1) How long have you been a member of SLTA and how did you originally get involved?

My first SLTA convention was in 2004 in New Orleans, and it was Richard Bailey, Sr., who encouraged me to get involved in the association.

2) What’s your favorite part of being a member of SLTA?

It’s difficult to name just one, but I think the most rewarding and enjoyable part of my involvement in SLTA would have to be the relationships. I cherish the lifelong friendships that I have made across state lines and with competitors. Without the three-state association I simply would not have had the privilege of getting to know industry professionals outside of my company and agency network.

3) What is your favorite SLTA convention memory?

It’s impossible to narrow down my most memorable convention experience to just one, but the one that stands out the most is Nashville in 2012. I was the convention chair, and the association had very few resources and a less than ideal hotel venue. Essentially, we were tasked with hosting a convention on a shoestring budget, 10 miles outside of Nashville. But boy, was it fun! We had a moonshine tasting, a cooking demonstration, Barbara Dooley as our keynote speaker, and to top it all off, we honored one of our own members for his induction into the Tennessee Sports Hall of Fame. Along the way, I lost my prized cowboy hat at Tootsies, drank way too much on Broadway, and my dog Hank died, all in the same night. One night, or morning, I found that every single piece of hotel room furniture had been placed on my bed, even the television console. The stories that came out of that convention in a motel outside of Nashville are legendary. We laughed, we told lies, and some of us cried. It was indeed the most memorable convention!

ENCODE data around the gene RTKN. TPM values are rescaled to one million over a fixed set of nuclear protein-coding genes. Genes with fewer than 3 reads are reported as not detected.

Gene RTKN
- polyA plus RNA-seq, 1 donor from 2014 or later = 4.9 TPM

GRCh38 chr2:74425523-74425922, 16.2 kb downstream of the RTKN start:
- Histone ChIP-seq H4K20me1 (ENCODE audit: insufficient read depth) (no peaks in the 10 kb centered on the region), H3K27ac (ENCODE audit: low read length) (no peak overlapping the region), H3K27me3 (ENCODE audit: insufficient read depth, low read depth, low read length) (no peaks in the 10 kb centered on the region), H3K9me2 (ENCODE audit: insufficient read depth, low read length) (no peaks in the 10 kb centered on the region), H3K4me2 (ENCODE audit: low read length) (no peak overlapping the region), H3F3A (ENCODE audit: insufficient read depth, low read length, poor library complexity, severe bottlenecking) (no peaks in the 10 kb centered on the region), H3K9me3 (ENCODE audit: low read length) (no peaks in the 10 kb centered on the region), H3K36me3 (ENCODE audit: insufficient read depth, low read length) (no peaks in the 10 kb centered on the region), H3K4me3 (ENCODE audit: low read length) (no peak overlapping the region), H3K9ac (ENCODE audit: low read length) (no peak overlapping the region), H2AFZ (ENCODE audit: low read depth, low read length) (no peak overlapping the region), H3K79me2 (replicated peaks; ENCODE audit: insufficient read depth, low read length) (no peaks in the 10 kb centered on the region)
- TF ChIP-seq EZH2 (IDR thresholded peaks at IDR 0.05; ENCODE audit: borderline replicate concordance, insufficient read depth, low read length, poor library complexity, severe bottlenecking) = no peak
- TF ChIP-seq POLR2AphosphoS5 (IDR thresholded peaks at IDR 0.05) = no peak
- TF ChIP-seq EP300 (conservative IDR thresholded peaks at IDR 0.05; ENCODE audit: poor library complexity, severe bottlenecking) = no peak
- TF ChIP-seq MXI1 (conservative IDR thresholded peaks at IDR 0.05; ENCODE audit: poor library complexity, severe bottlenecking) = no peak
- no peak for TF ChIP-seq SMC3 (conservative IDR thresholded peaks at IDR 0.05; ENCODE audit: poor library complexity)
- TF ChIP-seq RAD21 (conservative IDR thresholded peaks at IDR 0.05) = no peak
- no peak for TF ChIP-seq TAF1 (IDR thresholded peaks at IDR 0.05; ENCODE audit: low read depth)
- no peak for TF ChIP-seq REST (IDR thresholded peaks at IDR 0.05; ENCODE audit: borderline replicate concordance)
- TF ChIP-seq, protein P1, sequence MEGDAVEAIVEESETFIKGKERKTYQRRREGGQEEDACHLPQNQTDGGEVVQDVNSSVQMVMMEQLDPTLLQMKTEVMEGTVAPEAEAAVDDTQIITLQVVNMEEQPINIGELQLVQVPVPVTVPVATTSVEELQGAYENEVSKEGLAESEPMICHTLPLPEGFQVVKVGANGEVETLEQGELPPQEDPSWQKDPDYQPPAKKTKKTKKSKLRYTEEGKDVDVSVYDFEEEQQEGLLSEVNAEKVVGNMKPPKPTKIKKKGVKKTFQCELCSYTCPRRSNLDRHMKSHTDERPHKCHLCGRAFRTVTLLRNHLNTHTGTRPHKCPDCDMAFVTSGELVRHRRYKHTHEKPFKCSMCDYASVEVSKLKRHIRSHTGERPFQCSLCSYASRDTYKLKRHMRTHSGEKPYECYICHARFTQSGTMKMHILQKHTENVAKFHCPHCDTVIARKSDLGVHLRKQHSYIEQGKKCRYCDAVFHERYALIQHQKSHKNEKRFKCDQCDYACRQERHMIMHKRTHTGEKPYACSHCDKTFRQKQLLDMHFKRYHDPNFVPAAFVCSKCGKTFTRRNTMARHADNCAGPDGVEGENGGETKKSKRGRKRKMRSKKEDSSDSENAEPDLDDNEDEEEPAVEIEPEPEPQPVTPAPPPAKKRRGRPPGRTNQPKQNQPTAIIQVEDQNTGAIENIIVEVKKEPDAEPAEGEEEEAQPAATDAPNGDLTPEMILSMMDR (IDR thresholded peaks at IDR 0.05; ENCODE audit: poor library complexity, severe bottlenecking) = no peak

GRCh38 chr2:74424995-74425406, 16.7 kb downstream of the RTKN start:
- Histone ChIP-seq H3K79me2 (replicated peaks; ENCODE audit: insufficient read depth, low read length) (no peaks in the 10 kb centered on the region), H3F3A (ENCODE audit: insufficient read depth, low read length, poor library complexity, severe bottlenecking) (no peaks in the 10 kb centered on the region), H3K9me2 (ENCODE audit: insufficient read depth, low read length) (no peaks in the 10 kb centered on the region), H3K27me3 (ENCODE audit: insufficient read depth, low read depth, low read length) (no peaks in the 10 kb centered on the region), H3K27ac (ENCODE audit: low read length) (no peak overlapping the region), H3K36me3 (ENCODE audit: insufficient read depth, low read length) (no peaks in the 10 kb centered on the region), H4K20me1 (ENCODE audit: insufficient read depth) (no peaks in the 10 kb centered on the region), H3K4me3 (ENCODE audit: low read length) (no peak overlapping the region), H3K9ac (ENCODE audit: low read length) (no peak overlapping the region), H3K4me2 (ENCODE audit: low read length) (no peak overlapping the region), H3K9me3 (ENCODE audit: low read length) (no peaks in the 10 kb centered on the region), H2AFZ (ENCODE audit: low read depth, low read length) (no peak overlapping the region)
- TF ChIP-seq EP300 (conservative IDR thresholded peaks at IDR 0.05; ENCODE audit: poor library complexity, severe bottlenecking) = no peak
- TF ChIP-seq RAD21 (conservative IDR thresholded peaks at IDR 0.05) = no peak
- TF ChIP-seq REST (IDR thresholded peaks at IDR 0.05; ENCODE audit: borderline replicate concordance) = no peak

4) What is your current occupation?

I am Area Manager for Stewart Title Guaranty Company, and my role is overseeing Agency operations in Alabama, Mississippi, Arkansas, and North Florida. I have the privilege of working alongside an amazing team as we serve as partners to many independent agency companies and law firms.

5) How many of your friends and family understand what you do?

I believe my family has a general understanding of what we do. I’ll never forget when I explained title insurance to my wife, Lisa, not long after we met. She asked, “Do I need that?” If they understand we don’t sell property and casualty, or life insurance, I consider it a win.

6) What committee(s) do you currently volunteer with in SLTA?

Since concluding my presidency and rolling off the SLTA board, I handed off my role as Alabama education chair and have been sitting on the legislative committee. I want to find a place where I can offer the greatest impact on the organization, and while I tend to be a little outspoken, this committee seems to be a good fit.

7) How do you define success?

I’m working to positively impact the success of many independent title companies and law firms in four states, and part of that involves encouraging and equipping my team with the tools they need to succeed. It’s a team effort and our wins are collective. So, for me, success is measured by the number of lives and businesses our contributions have positively impacted, including the people who work for me as well as our agency partners.

8) What’s one thing – either industry related or not – you learned this past year?